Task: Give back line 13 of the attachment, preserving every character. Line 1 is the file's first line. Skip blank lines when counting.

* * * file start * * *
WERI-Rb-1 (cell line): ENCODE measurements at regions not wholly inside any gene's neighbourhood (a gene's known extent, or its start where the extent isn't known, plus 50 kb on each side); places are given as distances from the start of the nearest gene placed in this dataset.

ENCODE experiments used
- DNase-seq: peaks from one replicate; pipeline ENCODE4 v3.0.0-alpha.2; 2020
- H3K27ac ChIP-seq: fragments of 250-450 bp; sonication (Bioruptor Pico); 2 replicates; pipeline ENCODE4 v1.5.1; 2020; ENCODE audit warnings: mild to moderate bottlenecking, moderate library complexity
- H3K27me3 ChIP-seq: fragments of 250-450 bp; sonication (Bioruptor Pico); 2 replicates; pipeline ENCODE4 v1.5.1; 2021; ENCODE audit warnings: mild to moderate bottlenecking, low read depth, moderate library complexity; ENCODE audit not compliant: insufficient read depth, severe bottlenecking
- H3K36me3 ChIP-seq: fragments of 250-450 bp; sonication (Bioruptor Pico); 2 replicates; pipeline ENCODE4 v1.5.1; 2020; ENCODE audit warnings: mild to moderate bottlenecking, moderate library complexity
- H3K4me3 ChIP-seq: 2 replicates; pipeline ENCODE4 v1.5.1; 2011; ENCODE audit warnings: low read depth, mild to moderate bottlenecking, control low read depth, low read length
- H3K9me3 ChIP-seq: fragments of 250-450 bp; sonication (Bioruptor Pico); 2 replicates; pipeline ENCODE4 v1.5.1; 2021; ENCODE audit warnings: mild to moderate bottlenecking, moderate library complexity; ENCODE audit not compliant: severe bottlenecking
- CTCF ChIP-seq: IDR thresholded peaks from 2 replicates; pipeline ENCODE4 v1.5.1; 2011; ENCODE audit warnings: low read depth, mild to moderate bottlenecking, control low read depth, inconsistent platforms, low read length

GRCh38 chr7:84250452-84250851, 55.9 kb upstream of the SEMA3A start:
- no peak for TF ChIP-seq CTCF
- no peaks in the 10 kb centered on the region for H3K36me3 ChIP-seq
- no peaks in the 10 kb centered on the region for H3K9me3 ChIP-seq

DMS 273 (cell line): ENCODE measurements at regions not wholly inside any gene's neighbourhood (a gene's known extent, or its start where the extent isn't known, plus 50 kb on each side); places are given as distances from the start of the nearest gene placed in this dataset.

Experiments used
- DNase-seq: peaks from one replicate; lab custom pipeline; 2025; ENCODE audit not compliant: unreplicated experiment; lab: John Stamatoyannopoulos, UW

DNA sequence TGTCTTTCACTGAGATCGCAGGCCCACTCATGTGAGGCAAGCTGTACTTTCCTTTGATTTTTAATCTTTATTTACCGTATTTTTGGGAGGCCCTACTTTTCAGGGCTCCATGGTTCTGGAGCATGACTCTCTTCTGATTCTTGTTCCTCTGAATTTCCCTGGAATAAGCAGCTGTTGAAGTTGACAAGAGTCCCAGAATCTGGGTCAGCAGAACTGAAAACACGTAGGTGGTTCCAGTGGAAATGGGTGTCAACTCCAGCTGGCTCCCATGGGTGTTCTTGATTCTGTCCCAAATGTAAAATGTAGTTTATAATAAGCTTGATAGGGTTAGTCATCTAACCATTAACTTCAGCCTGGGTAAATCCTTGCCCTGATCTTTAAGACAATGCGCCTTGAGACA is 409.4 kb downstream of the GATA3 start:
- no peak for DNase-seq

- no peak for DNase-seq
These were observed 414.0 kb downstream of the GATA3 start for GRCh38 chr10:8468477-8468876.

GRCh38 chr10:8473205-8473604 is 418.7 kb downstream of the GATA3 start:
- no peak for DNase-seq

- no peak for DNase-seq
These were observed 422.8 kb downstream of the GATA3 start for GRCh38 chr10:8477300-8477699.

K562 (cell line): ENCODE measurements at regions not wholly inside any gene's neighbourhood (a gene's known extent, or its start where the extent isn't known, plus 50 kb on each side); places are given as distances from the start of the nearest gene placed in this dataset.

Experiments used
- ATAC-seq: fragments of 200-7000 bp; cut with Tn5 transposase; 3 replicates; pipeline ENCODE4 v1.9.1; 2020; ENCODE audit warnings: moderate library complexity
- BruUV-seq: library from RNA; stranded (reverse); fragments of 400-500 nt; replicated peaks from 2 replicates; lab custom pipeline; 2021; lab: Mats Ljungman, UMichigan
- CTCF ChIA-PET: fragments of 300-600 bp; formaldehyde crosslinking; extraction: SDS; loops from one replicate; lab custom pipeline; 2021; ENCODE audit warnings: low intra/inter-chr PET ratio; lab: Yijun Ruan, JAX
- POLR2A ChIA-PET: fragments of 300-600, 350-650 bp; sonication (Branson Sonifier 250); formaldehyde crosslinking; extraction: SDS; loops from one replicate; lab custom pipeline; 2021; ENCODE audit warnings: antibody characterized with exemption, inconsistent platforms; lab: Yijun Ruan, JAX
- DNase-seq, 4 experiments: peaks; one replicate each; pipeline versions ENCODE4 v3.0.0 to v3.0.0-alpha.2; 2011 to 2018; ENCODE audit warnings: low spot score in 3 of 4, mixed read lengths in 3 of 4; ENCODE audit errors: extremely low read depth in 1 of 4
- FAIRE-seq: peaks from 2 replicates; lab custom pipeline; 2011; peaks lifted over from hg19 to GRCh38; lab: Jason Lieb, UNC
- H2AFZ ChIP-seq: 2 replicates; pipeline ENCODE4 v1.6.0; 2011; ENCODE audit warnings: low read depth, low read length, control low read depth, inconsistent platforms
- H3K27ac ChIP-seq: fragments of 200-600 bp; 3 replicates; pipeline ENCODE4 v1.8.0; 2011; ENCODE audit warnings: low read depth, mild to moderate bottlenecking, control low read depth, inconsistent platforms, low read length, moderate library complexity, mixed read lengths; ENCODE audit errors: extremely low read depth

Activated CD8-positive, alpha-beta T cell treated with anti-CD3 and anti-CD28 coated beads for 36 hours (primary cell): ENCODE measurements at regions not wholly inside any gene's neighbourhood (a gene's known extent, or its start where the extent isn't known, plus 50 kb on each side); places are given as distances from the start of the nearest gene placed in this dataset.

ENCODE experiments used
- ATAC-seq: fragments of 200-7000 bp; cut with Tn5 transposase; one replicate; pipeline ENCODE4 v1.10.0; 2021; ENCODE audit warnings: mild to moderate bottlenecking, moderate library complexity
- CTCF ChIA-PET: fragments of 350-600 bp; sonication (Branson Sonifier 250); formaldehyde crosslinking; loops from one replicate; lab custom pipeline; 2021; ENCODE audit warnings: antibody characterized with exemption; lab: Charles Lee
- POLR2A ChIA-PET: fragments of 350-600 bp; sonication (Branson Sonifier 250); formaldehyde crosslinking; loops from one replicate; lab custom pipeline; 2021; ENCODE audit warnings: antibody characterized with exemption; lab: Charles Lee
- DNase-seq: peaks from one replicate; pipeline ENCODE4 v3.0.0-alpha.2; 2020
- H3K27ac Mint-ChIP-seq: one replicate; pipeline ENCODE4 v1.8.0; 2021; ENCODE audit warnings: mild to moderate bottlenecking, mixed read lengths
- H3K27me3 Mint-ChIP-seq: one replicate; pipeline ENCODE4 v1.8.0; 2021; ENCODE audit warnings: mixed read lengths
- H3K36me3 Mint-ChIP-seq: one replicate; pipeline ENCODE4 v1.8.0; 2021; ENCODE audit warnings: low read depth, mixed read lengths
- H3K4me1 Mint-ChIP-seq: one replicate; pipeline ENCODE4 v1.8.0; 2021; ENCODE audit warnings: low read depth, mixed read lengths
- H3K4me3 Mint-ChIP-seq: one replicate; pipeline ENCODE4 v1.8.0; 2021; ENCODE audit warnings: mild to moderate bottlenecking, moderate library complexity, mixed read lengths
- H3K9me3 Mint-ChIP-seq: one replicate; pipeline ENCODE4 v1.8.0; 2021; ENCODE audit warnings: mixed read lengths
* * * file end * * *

- no peaks in the 10 kb centered on the region for H3K9me3 ChIP-seq